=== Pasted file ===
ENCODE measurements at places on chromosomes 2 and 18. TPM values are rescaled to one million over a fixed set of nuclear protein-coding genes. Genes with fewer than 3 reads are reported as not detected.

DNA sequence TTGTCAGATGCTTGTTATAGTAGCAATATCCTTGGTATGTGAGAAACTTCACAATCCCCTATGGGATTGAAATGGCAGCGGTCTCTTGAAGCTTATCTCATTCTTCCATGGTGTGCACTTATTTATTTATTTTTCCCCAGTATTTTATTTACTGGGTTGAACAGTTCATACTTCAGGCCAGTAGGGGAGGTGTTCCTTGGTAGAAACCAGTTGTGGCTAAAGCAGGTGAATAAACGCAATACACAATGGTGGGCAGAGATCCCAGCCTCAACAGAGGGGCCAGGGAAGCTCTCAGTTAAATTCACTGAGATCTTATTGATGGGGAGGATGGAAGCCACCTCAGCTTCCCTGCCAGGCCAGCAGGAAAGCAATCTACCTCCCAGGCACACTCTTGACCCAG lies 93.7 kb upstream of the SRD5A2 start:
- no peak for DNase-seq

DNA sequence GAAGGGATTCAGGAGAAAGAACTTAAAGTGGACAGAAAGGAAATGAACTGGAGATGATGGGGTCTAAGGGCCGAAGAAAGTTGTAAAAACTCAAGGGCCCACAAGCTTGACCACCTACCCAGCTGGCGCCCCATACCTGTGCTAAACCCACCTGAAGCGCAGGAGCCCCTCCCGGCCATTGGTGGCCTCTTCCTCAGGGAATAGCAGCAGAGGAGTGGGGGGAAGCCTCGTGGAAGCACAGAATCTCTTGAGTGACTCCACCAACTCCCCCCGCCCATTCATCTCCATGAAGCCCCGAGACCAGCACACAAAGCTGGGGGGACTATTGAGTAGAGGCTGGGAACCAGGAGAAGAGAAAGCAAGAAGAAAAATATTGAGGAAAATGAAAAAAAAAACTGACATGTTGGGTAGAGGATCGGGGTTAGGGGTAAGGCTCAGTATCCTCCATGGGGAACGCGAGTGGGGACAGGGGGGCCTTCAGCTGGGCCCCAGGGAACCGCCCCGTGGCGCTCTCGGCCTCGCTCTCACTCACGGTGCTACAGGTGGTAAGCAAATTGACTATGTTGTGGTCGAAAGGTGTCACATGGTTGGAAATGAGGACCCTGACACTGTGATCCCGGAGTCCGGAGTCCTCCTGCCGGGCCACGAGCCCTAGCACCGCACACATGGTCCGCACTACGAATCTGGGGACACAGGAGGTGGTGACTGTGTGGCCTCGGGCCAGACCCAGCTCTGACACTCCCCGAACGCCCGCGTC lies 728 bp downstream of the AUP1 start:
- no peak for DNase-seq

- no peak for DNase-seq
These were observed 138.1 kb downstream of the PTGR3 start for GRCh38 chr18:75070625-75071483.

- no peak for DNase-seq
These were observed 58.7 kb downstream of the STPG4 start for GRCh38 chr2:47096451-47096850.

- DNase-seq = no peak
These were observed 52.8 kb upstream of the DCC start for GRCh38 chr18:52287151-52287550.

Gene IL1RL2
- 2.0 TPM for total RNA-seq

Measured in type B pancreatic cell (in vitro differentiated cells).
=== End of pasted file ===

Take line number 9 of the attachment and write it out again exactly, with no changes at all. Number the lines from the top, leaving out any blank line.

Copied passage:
These were observed 58.7 kb downstream of the STPG4 start for GRCh38 chr2:47096451-47096850.